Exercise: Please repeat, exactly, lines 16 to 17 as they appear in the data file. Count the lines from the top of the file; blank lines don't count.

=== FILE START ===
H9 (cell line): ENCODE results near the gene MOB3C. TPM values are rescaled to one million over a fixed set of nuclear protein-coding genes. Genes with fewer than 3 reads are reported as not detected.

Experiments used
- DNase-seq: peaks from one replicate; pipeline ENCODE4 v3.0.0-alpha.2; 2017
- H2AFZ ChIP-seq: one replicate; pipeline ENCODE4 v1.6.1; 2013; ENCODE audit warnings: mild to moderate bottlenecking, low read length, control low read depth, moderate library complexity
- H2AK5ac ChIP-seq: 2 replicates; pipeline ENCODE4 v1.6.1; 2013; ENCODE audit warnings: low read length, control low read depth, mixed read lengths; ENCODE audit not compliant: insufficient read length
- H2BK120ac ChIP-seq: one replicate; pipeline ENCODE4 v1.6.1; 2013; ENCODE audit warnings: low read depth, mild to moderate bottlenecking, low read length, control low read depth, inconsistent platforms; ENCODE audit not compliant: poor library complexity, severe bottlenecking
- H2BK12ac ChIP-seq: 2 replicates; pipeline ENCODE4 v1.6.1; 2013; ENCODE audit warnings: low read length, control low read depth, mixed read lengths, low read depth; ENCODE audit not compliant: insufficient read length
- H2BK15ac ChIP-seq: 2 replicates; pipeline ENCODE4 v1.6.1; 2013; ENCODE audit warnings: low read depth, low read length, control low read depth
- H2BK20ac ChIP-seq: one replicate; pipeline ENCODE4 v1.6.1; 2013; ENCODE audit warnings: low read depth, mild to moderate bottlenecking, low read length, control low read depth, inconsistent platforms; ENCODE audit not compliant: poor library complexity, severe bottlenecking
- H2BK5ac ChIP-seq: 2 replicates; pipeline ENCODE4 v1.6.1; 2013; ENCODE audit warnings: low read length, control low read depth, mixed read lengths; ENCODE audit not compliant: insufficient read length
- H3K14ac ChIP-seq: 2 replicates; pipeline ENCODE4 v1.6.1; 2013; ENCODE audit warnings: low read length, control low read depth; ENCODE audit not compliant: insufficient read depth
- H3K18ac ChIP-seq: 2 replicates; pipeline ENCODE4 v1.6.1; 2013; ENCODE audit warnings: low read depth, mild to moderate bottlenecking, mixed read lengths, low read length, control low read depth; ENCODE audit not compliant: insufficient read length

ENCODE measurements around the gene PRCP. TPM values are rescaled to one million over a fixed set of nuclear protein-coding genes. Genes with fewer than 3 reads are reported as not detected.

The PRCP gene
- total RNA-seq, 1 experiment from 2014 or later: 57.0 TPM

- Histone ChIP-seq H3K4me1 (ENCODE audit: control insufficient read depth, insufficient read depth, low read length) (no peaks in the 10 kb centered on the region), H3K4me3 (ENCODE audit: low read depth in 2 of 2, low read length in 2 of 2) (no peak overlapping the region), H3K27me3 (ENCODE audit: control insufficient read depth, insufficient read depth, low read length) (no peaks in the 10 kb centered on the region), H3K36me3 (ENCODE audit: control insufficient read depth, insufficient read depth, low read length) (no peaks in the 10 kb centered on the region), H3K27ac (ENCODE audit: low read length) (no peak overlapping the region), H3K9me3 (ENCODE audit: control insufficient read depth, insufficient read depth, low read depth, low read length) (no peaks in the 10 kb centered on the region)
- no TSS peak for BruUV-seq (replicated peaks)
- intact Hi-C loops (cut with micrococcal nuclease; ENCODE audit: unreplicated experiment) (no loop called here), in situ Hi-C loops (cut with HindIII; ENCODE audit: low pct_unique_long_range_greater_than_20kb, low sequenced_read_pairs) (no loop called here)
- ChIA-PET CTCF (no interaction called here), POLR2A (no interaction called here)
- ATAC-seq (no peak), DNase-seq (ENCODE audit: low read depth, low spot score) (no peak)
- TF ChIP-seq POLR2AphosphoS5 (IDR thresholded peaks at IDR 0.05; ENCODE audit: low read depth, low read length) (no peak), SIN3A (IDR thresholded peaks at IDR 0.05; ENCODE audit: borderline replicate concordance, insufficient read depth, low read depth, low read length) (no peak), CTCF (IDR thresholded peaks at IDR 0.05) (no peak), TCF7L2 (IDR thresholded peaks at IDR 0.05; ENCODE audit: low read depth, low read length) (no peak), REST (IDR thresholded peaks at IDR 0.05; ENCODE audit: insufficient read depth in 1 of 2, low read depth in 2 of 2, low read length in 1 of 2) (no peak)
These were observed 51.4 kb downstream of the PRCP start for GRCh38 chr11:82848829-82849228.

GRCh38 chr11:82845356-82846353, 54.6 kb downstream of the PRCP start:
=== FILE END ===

- Histone ChIP-seq H3K4me1 (ENCODE audit: control insufficient read depth, insufficient read depth, low read length) (no peaks in the 10 kb centered on the region), H3K4me3 (ENCODE audit: low read depth in 2 of 2, low read length in 2 of 2) (no peak overlapping the region), H3K27me3 (ENCODE audit: control insufficient read depth, insufficient read depth, low read length) (no peaks in the 10 kb centered on the region), H3K36me3 (ENCODE audit: control insufficient read depth, insufficient read depth, low read length) (no peaks in the 10 kb centered on the region), H3K27ac (ENCODE audit: low read length) (no peak overlapping the region), H3K9me3 (ENCODE audit: control insufficient read depth, insufficient read depth, low read depth, low read length) (no peaks in the 10 kb centered on the region)
- no TSS peak for BruUV-seq (replicated peaks)